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Does festive decor put a damper on cheer?

Public Christmas displays increase stress in people who do not celebrate the holiday, a new Simon Fraser University study found.

Public Christmas displays increase stress in people who do not celebrate the holiday, a new Simon Fraser University study found.

“Christmas displays in December makes people who do not celebrate Christmas feel like they don’t belong,” said Michael Schmitt, the SFU psychology professor who headed the study.

Students who don’t celebrate the holiday experienced a negative shift in mood and self-assurance when placed in a room with a Christmas tree, the study found. Though the tree improved the mood of Christian students, it didn’t affect their sense of inclusion — yet it had an adverse effect on the sense of inclusion felt by Sikhs and Buddhists.

However, a Vancouver Buddhist group said yesterday that not only has it not dealt with any decorative dilemmas, it has embraced the holiday — and even put up a Christmas tree at its temple.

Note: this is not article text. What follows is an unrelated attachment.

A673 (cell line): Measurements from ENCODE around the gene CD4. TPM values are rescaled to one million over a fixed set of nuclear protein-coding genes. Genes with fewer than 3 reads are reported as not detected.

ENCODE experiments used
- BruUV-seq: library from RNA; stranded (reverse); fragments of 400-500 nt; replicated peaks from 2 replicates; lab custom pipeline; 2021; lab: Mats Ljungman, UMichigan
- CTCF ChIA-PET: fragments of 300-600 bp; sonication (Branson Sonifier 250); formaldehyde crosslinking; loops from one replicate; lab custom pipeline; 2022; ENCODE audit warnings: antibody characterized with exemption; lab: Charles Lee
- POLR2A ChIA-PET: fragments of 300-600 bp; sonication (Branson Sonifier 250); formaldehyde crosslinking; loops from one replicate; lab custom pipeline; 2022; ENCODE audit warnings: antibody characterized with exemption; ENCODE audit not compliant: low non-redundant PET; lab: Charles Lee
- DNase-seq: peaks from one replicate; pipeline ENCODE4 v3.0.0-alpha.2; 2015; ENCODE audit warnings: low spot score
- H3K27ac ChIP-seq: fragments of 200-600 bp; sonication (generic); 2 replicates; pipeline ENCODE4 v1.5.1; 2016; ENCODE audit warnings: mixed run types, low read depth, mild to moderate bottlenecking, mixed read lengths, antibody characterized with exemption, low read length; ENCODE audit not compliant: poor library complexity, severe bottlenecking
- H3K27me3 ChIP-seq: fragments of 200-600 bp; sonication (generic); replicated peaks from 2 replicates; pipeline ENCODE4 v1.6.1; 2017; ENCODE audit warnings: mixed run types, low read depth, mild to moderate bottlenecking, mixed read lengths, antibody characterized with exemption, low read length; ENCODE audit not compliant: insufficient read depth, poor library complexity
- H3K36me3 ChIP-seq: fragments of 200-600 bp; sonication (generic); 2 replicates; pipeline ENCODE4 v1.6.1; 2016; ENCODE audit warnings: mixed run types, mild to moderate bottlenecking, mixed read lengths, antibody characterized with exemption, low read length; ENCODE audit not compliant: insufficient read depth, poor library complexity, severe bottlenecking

“For us, Christmas is like Halloween,” said Yonnie Wong of the Vancouver International Buddhist Progress Society. “It’s fun to decorate ... It’s cultural.”

Wong said while the group doesn’t celebrate the religious side of the holiday, it does participate in the charitable fundraising that comes with the season of giving.

Carolling by the Vancouver Art Gallery Christmas tree yesterday to raise money for homeless shelters, Delta resident Manveer Sihota, a Sikh, said it’s droll to think decorations are causing anxiety in those who don’t celebrate the holiday.

“It’s the same as saying that lighting candles outside your house during Diwali are stressing people who don’t celebrate Diwali,” Sihota said. “Decorations are supposed to bring cheer to people — just for the beauty of it.”

 
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